NEW YORK - The wife and two sons of a police officer gunned down along with his partner in a brazen daylight ambush were joined at his wake Friday by hundreds of uniformed officers, including dozens who saluted as his flag-draped casket was carried into the church.
The daylong tribute to Officer Rafael Ramos occurred at a Queens church where friends and colleagues spoke of him as an embodiment of the selfless, compassionate, and heroic nature the New York Police Department wants its finest officers to project.
"He was studying to be a pastor," NYPD Capt. Sergio Centa said before entering Christ Tabernacle Church. "He had Bible study books in his locker, which is rare for a police officer, but that goes to show you the type of man he was."
Ramos was dressed in full dress uniform in an open casket, said Nassau County Police Benevolent Association President James Carver. His funeral is scheduled for Saturday. Vice President Joe Biden is expected to attend, along with Mayor Bill de Blasio.
Police union officials have criticized de Blasio, saying he contributed to a climate of mistrust toward police amid protests over the deaths of black men at the hands of white officers. Union officials have said the mayor's response, including his mention of how he often feared for the safety of his biracial son in his interactions with police, helped set the stage for the killings.
But de Blasio, who has praised officers for their service both before and amid the protests, has stood solidly behind the department since the Dec. 20 slayings of Ramos and Officer Wenjian Liu as they sat in their patrol car on a Brooklyn street. The shooter, Ismaaiyl Brinsley, later killed himself.
After the killings, de Blasio called for a temporary halt to demonstrations against police after grand juries in Missouri and on Staten Island declined to charge white police officers in the deaths of two black men.
He denounced as "divisive" a demonstration that took place anyway and tweeted a thank you to police Thursday for arresting a man accused of threatening to kill officers. Still, on Friday, an airplane hauling a banner insulting the mayor organized by a former police officer-turned-activist flew above New York City.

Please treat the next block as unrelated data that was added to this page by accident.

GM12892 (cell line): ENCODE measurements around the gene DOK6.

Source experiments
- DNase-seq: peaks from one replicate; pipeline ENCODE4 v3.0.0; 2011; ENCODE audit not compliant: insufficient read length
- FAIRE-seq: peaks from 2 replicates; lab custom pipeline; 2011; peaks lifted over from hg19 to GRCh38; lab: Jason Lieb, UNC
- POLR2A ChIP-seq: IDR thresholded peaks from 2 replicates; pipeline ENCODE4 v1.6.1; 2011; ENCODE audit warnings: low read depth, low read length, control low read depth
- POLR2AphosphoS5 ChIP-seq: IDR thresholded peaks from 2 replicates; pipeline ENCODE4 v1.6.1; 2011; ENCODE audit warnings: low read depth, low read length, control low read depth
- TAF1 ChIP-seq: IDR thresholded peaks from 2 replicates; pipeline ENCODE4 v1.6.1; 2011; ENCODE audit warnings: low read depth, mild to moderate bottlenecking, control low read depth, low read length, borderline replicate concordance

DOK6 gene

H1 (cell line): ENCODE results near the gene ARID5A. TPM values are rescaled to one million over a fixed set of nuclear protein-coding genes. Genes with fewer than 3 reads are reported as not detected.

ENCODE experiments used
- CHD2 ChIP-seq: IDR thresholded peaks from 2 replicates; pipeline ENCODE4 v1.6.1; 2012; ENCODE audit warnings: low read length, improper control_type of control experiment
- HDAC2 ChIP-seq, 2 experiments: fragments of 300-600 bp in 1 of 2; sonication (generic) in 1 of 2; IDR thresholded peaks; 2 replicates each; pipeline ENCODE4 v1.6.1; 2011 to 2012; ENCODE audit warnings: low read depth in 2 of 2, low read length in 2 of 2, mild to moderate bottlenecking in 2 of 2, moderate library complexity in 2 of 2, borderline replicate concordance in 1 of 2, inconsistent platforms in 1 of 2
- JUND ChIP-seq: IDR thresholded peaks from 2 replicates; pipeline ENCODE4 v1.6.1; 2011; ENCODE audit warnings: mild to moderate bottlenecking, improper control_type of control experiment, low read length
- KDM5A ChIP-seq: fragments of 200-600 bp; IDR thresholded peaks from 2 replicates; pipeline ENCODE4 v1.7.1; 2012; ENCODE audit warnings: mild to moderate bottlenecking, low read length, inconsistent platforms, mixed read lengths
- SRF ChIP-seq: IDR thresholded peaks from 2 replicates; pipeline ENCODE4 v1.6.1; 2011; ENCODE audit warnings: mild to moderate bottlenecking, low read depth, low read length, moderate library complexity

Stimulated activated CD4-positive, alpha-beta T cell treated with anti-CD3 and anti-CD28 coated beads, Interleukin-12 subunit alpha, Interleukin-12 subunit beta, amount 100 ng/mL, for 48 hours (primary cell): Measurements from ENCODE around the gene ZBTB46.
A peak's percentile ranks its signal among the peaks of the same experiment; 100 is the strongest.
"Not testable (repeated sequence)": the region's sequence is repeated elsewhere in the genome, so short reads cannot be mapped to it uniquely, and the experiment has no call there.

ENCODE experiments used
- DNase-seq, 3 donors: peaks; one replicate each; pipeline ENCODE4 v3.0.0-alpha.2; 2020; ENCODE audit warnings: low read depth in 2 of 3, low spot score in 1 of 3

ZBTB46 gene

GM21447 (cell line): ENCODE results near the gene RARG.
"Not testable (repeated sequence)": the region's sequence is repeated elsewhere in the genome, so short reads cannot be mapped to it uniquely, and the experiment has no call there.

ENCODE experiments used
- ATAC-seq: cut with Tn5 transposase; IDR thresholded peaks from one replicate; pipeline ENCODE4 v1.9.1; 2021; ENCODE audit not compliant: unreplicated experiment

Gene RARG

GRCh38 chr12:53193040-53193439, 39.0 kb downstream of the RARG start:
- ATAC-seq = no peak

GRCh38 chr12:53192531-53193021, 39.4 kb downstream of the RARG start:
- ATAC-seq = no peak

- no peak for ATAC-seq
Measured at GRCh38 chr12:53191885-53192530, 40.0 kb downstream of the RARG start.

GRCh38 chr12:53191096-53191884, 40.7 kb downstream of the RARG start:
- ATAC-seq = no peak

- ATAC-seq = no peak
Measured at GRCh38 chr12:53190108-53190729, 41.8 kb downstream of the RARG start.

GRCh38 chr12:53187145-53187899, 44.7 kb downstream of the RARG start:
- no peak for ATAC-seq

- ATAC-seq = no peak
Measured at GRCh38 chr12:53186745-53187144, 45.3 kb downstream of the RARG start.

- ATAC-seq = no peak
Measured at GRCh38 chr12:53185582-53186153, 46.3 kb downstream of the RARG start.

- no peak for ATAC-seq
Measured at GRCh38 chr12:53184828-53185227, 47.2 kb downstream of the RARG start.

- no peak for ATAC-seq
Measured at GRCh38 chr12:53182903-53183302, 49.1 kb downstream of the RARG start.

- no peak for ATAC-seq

At the church, Pastor Ralph Castillo said Ramos was a beloved member.
"Whether he was helping a mom with a carriage or bringing someone to their seats," Castillo said, "he did it with so much love and so much vigor and so much joy."
In the evening, hundreds of additional mourners were expected to spill into the streets outside the church to hear speakers eulogize Ramos and to watch on giant video screens. Police Commissioner William Bratton, Cardinal Timothy Dolan, and other politicians had arrived for the ceremony.
Ramos was a long-standing and deeply committed member of the church, where he served as an usher, family and friends said.
"We feel sorry for the family, and nobody deserves to die like this," said fellow churchgoer Hilda Kiefer as she waited to enter the wake.
The killings ramped up emotions in the already-tense national debate over police conduct. Since Ramos and Liu were killed, police in New York say they have arrested seven people accused of threatening officers.
Liu's funeral arrangements have yet to be announced.
Ramos, who celebrated his 40th birthday this month, was married with two sons: a 13-year-old who is in middle school, and one who attends Bowdoin College in Maine.
The Stephen Siller Tunnel to Towers Foundation, a charity created after 9/11, says it will pay off the home mortgages of the two slain officers.